According to the police theses codes were used to coordinate a courier transport/messages system between different Al-Qaeda cells.  He was also accused of aiding the 9/11 bombers in 2001 but was acquitted of these charges.  

Here's a link to a interview with Tayseer Alouni from august 2004 about the charges:


Bitsofnews.com Giving you the latest bits.

by Gjermund E Jansen (gjans1@hotmail.com) on Tue Sep 27th, 2005 at 11:15:59 AM EST
[ Parent ]
If that's all they have, then this is a miscarriage of justice. Unfortunately, that doesn't bode well for my trust in the verdict against the other suspects - I mean there certainly was something, given Atta's travels to Spain, but the judges may have been totally wrong about who did what among the accused.

*Lunatic*, n.
One whose delusions are out of fashion.
by DoDo on Tue Sep 27th, 2005 at 11:31:48 AM EST
[ Parent ]
Yes I tend to agree with you.  But I have to admit that my knowledge of this case is not that comprehensive.  There could be more material and possible evidence that has not been disclosed.  Still I have to say that to use a high profiled journalist as a courier would be a bit hazardous in my opinion.  There are plenty of anonymous people out there that could have performed as well if not better as a courier than a well-known journalist like Tayseer Alouni.  As a journalist this guy has of course access to a lot of places and people, but that in itself could be more of a liability than an asset.  

Bitsofnews.com Giving you the latest bits.
by Gjermund E Jansen (gjans1@hotmail.com) on Tue Sep 27th, 2005 at 12:51:34 PM EST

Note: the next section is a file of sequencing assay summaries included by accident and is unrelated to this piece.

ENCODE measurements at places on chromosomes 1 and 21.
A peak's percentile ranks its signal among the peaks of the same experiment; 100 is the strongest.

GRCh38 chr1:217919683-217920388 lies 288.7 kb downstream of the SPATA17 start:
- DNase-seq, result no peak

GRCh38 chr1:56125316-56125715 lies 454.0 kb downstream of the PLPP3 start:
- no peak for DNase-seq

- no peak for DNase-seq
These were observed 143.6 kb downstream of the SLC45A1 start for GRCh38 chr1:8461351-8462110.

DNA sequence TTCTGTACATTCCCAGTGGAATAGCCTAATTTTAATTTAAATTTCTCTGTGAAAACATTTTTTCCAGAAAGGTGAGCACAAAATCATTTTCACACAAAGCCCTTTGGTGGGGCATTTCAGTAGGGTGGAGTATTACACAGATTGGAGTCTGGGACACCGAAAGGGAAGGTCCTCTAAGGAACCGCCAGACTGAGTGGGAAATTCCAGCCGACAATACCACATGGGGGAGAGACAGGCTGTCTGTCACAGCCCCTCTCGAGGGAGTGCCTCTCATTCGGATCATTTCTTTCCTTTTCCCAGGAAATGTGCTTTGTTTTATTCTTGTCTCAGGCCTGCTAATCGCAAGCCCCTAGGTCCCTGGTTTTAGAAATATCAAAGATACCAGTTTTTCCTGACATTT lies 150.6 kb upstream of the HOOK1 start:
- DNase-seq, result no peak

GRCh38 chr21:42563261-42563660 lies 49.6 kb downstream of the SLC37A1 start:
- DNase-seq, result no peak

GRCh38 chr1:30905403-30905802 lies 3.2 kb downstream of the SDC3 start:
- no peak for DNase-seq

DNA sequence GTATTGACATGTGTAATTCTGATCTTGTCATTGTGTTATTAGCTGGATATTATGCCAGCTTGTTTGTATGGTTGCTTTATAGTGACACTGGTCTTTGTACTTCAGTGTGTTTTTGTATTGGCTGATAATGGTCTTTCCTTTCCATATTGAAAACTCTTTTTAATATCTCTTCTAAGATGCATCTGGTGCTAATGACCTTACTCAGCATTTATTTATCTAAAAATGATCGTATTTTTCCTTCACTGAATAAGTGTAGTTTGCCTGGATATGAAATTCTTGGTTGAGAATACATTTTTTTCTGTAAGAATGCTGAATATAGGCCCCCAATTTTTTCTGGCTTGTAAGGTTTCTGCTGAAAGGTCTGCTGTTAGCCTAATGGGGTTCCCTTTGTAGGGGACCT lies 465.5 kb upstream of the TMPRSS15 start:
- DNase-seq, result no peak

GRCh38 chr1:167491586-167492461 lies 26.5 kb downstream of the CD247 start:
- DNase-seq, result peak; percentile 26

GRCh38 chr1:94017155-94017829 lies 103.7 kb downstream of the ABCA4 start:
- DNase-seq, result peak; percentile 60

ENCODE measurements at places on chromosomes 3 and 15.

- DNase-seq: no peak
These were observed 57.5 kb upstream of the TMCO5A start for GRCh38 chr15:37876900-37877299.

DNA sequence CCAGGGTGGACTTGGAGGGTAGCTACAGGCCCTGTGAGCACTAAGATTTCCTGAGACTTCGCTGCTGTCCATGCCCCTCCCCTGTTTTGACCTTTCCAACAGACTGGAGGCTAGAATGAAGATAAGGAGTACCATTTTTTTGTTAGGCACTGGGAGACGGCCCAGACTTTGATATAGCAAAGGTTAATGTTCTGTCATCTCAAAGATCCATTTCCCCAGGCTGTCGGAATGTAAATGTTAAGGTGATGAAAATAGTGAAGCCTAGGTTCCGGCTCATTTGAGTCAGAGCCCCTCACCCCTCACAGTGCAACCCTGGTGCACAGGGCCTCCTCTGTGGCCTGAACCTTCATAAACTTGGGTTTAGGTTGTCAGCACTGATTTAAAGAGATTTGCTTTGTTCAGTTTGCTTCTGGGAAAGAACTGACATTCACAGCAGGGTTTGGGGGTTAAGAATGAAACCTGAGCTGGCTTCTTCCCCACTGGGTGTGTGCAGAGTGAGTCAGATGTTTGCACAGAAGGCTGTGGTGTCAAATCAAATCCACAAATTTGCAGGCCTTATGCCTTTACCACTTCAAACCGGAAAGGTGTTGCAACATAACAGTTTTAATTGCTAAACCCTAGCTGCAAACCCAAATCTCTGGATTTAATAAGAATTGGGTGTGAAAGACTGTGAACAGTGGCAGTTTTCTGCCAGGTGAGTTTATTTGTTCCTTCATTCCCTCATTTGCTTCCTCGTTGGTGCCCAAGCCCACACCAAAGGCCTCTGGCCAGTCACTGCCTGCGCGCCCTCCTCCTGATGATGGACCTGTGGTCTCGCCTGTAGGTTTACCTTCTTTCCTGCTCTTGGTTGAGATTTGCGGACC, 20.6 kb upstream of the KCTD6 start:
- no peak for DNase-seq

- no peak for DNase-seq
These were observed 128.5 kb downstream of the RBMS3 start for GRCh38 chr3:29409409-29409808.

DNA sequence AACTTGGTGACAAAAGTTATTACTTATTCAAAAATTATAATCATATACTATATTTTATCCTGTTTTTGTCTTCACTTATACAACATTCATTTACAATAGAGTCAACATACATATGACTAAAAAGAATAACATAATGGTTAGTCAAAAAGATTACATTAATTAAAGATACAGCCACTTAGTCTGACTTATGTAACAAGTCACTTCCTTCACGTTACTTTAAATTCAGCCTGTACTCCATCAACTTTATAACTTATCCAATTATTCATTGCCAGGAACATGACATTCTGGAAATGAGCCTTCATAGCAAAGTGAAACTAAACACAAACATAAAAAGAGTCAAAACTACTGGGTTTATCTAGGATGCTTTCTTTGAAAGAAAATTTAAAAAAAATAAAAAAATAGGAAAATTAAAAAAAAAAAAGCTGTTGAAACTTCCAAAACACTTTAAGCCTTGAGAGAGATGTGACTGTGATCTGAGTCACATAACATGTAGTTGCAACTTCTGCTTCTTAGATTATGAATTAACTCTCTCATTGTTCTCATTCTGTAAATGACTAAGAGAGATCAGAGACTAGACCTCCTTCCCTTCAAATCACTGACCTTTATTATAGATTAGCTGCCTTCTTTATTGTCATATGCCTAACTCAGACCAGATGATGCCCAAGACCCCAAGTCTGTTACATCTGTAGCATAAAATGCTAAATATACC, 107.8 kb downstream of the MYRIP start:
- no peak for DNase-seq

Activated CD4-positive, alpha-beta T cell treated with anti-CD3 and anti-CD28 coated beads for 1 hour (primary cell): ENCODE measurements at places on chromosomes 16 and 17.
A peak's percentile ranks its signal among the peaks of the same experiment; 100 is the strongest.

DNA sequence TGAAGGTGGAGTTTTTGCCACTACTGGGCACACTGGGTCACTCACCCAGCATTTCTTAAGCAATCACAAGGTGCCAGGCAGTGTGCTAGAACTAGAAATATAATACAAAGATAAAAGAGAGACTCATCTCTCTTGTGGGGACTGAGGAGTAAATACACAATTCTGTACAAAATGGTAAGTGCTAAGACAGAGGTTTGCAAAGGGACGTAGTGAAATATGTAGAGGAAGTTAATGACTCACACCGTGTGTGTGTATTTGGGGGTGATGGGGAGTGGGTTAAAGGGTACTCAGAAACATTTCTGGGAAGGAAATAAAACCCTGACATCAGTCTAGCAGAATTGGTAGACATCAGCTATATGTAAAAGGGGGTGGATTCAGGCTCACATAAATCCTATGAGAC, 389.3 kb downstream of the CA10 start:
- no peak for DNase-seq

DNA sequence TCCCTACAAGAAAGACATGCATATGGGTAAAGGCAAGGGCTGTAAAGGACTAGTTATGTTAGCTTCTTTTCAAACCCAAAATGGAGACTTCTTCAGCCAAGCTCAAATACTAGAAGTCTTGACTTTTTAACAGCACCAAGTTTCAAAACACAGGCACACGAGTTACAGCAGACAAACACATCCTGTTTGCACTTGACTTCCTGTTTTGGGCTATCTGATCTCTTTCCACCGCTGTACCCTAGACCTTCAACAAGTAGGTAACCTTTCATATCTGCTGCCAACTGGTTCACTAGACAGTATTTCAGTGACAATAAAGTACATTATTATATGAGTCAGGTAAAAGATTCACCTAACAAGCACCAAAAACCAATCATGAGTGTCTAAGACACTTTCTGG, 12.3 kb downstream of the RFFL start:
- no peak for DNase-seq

[ Parent ]
And, to boot, from everything I read on him, he is not a fundamentalist.

*Lunatic*, n.
One whose delusions are out of fashion.
by DoDo on Tue Sep 27th, 2005 at 04:14:02 PM EST
[ Parent ]
The Spanish-Syrian reporter, Taysir Alouny, was the only Western reporter in Afghanistan during the American attack in 2001. Sort of like Peter Arnett in the first Gulf War. He broadcasted for al Jazeera, which had commercial accords at the time with CNN.

He is the only reporter to have interviewed Bin Laden after the Twin Towers attack (October 2001).

His Kabul reports were not appreciated by American authorities since he told it like it was- indiscriminate bombing of civilians instead of the much toted chirurgical operations.

His condemnation appears to be based on circumstantial evidence. Reporters without Frontiers has issued a highly critical statement.

On another note it has been revealed that the al Jazeera cameraman, Sami Muhyideen al-Hajj has been detained for the past three and half years in Guantanamo without charges. He has been interrogated 100's of times by US authorities who have offered him freedom in exchange for sying on al Jazeera.

It appears that the state of reporting is either you're embedded or you go to prison.

by de Gondi (publiobestia aaaatttthotmaildaughtusual) on Wed Sep 28th, 2005 at 01:44:48 AM EST
The cynical might think that Alouny's honest reporting was his real crime, like that of so many reporters in Iraq who have met untimely ends or been wounded by U.S. troops.  It's absurd, but I think true, that the Bush regime's efforts to manage the news are successful only with that (substantial, alas) portion of the public that would have supported them even without the lies.  

Hannah K. O'Luthon
by Hannah K OLuthon on Fri Sep 30th, 2005 at 02:39:14 AM EST
[ Parent ]